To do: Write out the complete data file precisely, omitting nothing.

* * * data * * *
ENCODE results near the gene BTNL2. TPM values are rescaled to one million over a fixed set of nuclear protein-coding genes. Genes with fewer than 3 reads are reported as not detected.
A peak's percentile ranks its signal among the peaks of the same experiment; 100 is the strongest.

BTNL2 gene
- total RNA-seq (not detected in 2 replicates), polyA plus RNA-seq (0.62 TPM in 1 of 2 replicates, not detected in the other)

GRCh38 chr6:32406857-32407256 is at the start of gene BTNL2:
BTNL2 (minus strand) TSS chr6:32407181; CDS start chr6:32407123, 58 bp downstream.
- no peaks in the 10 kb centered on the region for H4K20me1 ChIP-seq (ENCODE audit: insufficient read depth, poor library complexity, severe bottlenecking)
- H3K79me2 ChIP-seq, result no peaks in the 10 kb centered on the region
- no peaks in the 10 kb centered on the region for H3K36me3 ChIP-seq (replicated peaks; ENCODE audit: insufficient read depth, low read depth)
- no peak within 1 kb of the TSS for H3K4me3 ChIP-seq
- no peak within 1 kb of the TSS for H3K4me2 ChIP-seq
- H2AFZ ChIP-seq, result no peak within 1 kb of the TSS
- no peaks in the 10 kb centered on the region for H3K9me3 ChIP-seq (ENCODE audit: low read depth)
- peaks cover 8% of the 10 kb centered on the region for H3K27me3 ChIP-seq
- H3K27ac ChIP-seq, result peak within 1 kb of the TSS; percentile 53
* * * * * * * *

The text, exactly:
ENCODE results near the gene BTNL2. TPM values are rescaled to one million over a fixed set of nuclear protein-coding genes. Genes with fewer than 3 reads are reported as not detected.
A peak's percentile ranks its signal among the peaks of the same experiment; 100 is the strongest.

BTNL2 gene
- total RNA-seq (not detected in 2 replicates), polyA plus RNA-seq (0.62 TPM in 1 of 2 replicates, not detected in the other)

GRCh38 chr6:32406857-32407256 is at the start of gene BTNL2:
BTNL2 (minus strand) TSS chr6:32407181; CDS start chr6:32407123, 58 bp downstream.
- no peaks in the 10 kb centered on the region for H4K20me1 ChIP-seq (ENCODE audit: insufficient read depth, poor library complexity, severe bottlenecking)
- H3K79me2 ChIP-seq, result no peaks in the 10 kb centered on the region
- no peaks in the 10 kb centered on the region for H3K36me3 ChIP-seq (replicated peaks; ENCODE audit: insufficient read depth, low read depth)
- no peak within 1 kb of the TSS for H3K4me3 ChIP-seq
- no peak within 1 kb of the TSS for H3K4me2 ChIP-seq
- H2AFZ ChIP-seq, result no peak within 1 kb of the TSS
- no peaks in the 10 kb centered on the region for H3K9me3 ChIP-seq (ENCODE audit: low read depth)
- peaks cover 8% of the 10 kb centered on the region for H3K27me3 ChIP-seq
- H3K27ac ChIP-seq, result peak within 1 kb of the TSS; percentile 53